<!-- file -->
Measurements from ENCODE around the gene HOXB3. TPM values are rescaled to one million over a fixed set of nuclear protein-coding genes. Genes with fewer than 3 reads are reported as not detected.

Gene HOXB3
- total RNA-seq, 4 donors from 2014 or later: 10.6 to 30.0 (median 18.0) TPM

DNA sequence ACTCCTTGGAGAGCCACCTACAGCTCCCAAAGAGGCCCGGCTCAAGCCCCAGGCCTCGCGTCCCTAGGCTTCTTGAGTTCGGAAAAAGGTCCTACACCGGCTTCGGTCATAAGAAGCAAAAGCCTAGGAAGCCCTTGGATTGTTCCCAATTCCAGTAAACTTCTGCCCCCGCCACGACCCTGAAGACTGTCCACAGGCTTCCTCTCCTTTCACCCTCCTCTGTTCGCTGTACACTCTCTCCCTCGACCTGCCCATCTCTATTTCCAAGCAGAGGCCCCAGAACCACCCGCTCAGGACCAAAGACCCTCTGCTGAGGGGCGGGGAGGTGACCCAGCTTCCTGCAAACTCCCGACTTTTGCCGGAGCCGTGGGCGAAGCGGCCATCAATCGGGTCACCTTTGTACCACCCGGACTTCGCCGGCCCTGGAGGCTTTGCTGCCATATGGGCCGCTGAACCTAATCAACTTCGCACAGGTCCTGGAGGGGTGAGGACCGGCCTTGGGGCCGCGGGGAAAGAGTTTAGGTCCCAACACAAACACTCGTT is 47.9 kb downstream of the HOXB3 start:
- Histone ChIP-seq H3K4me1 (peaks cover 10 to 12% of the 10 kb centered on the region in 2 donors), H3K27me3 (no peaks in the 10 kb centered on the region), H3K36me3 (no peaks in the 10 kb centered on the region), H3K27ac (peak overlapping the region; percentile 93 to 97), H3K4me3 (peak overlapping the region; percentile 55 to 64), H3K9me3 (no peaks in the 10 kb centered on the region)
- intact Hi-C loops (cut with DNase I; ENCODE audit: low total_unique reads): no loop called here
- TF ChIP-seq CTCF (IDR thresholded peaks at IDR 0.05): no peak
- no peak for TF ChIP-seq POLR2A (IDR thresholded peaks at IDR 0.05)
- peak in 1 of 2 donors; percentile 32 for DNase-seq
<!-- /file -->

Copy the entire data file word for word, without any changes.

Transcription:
Measurements from ENCODE around the gene HOXB3. TPM values are rescaled to one million over a fixed set of nuclear protein-coding genes. Genes with fewer than 3 reads are reported as not detected.

Gene HOXB3
- total RNA-seq, 4 donors from 2014 or later: 10.6 to 30.0 (median 18.0) TPM

DNA sequence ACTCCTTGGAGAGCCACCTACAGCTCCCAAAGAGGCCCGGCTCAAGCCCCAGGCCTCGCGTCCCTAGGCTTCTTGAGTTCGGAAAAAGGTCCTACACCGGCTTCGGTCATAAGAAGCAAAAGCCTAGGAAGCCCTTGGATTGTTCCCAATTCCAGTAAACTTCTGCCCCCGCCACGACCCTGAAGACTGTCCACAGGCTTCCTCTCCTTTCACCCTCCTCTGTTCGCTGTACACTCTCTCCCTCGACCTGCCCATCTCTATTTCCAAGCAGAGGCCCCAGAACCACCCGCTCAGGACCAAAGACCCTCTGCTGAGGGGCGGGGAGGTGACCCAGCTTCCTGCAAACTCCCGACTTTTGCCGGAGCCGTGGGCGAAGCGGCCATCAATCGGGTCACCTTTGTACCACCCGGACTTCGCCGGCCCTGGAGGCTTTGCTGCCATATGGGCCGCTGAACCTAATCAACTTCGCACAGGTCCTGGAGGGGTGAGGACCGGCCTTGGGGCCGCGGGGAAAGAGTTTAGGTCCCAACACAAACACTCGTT is 47.9 kb downstream of the HOXB3 start:
- Histone ChIP-seq H3K4me1 (peaks cover 10 to 12% of the 10 kb centered on the region in 2 donors), H3K27me3 (no peaks in the 10 kb centered on the region), H3K36me3 (no peaks in the 10 kb centered on the region), H3K27ac (peak overlapping the region; percentile 93 to 97), H3K4me3 (peak overlapping the region; percentile 55 to 64), H3K9me3 (no peaks in the 10 kb centered on the region)
- intact Hi-C loops (cut with DNase I; ENCODE audit: low total_unique reads): no loop called here
- TF ChIP-seq CTCF (IDR thresholded peaks at IDR 0.05): no peak
- no peak for TF ChIP-seq POLR2A (IDR thresholded peaks at IDR 0.05)
- peak in 1 of 2 donors; percentile 32 for DNase-seq